“From the moment [the boys] were born,” Angie recalls, “I went right back to work.” She emphasizes that was a conscious decision, rather than a necessity. To keep work in check, her family’s life has always been highly organized and scheduled, with the evening and weekend hours dedicated to her family. Through the years, Angie says, her family has undergone various evaluations. The consensus has always been that “there’s happiness there because the parents are doing what they’re happiest at,” she says. “It is truly the quality of the time, not the quantity.”
Boswell is just as passionate about DCR, but with a 5 year old and 2-year-old twins, she prefers to spend more time at home. Boswell came to DCR a couple months after the twins were born, and about a year later, realized she needed to spend more time with her family. So, Boswell’s work schedule was adjusted, allowing her to leave early on Thursdays and Fridays when work permits so she can pick up the kids from school, interact with their teachers and have time with her family.
Providing such flexibility is one way that employers can help workers maintain balance. That’s an ideal DCR has made an effort to accommodate. “It’s something we work out with the individual and their situation,” Boswell says. “We really try to accommodate people and make sure we take care of them as well.”
To provide more balance for all employees, DCR has implemented a cutting-edge lean process and schedule, creating a process-controlled environment. It’s based on a team approach, Boswell says. “The process owns the vehicle, the person does not.” Pay is based on an hourly rate, rather than the typical industry flat-rate. Some DCR shops operate on a 10-hour/4-day schedule, and others have an 8-hour/5-day work week. In both cases, techs work less with the structured hours and hourly pay.
For those on the 4-day schedule, the employees get three days off each week, and a rotation is set up so that every fourth or fifth week, techs end up with a five-day break. The break includes a Sunday, when the shop is always closed.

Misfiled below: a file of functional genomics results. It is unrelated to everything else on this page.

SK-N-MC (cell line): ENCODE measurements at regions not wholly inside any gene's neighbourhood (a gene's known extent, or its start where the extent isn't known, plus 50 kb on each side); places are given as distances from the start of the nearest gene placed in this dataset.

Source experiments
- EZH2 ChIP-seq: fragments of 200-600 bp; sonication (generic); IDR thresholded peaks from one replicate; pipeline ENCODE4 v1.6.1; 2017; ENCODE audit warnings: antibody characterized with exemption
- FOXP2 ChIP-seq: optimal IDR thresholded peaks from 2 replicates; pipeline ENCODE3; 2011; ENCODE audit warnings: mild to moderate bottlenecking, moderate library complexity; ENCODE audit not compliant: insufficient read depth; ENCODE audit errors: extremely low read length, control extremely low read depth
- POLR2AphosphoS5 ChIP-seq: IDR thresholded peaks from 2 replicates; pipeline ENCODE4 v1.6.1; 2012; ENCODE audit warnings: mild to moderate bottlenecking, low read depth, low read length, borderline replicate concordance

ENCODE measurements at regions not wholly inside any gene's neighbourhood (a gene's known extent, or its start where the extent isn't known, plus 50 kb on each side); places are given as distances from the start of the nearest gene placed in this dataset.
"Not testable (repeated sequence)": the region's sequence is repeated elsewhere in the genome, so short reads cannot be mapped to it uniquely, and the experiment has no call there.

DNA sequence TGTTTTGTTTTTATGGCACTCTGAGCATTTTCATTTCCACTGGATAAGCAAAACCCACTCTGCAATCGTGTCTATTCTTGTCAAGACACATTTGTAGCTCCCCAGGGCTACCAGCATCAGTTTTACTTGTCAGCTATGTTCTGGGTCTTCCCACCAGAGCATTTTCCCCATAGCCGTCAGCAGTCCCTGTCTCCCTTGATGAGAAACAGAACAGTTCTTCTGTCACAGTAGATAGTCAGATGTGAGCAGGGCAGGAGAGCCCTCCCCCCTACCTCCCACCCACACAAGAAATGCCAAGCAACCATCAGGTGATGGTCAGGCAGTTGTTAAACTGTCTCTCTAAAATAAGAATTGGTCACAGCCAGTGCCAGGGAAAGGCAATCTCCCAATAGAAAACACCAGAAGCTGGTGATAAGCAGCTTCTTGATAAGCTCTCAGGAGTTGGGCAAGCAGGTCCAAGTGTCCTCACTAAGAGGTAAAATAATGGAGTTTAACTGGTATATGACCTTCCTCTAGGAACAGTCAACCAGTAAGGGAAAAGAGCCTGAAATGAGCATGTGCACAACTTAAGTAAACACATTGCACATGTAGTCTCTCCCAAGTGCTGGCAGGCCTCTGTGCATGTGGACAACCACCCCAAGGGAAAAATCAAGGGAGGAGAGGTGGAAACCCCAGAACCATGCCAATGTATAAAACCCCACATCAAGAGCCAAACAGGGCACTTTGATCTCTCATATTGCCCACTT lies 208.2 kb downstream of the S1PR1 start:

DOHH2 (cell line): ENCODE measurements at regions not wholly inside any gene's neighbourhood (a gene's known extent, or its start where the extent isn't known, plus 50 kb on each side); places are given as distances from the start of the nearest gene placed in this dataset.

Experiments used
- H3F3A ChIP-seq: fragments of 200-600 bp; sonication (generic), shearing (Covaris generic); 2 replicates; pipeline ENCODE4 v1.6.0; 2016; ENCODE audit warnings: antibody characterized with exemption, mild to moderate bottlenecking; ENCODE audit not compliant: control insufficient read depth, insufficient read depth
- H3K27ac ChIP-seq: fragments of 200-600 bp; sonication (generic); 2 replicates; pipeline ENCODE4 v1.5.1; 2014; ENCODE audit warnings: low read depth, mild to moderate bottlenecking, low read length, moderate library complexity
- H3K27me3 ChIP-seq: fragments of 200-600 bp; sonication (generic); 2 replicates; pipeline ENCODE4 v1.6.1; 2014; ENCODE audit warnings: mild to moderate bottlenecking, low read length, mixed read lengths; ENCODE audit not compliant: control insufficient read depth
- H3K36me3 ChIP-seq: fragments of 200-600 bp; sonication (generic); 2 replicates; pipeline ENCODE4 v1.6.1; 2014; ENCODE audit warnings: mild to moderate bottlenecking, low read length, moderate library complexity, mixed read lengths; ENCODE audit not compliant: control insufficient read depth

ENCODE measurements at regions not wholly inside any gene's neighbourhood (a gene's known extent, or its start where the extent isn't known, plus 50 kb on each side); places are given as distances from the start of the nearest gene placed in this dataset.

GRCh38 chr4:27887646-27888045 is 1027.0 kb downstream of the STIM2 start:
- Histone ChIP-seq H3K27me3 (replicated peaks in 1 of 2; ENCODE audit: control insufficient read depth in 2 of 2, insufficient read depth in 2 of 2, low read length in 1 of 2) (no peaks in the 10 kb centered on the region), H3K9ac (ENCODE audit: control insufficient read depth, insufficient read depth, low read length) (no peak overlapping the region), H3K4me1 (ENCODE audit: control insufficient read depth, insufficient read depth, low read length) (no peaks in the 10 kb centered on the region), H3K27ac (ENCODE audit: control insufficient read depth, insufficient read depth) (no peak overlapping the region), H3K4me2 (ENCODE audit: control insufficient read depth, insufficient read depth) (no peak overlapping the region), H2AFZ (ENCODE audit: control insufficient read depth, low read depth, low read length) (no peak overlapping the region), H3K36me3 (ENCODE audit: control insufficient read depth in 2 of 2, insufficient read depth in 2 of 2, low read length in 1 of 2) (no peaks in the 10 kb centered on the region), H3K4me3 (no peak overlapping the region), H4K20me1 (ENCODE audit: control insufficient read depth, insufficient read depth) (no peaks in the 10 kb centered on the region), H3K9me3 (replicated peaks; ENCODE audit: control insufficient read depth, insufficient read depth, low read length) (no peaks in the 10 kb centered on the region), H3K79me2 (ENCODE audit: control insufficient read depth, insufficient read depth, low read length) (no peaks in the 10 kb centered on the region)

For those on the 5-day model, workers count on a set schedule with days that end promptly at 4:30pm, as opposed to traditional shops where “managers are there until 9pm, and maybe weekends, trying to close a job,” Boswell says.
Flexibility is further enhanced by the company’s nontraditional work process. “Our process-centered environment does not have tool boxes” Angie says. Rather, the company supplies point-of-use tooling, point-of-use equipment and employee cross-training. “It’s easy to move resources when there’s a need,” she says.
Jerry’s Auto Body also allows employees to have flexibility in the hours they keep. Family time is considered to be of utmost importance. “We want to make sure they get to their children’s events,” Kottschade says. The company hosts family events, too, such as a recent couples’ baby shower. And when Kottschade notices someone working ridiculous amounts of time, she encourages them to back off.
Marco’s Auto Body offers flexible working hours, too, but Maimone sees the total package—a good work environment, career progression and full benefits—as every bit as important to employees today. “It’s like taking care of family,” she says. “We try to give them good quality of life; we talk about that a lot.”
Benefits In Return
Adding employee benefits certainly can affect the financial side of your business, but there’s a grand return for your effort. Employees who feel that their company really cares about them will, in turn, work harder for the company, Maimone has noticed. “If you care about them, they are more loyal to the business; they take care of the company more. You can’t write that into a [standard operating procedure] or pound that into an employee.”
Such employee loyalty often equates to employee retention. A majority of managers surveyed by Right Management estimated that, in terms of recruitment cost, training, lost productivity and severance, it takes one to two years to recoup the cost to replace an employee who doesn’t work out. “People don’t usually leave a job for money alone,” Tieger says. “How they are treated is a significant factor.” That seems to be especially true of younger employees. “Generation Y watched us and said, ‘I don’t want to be like Mom and Dad. I want to have time with my kids.’”
Attaining lasting balance is no small task, and sometimes it’s easier to do for others than it is to do for ourselves. Investing in work-life balance for your employees will likely pay you back with staff loyalty, increased productivity and employee retention. And that, in turn, is a tremendous step toward attaining your own equilibrium. Your family—at home and at work—will thank you for it.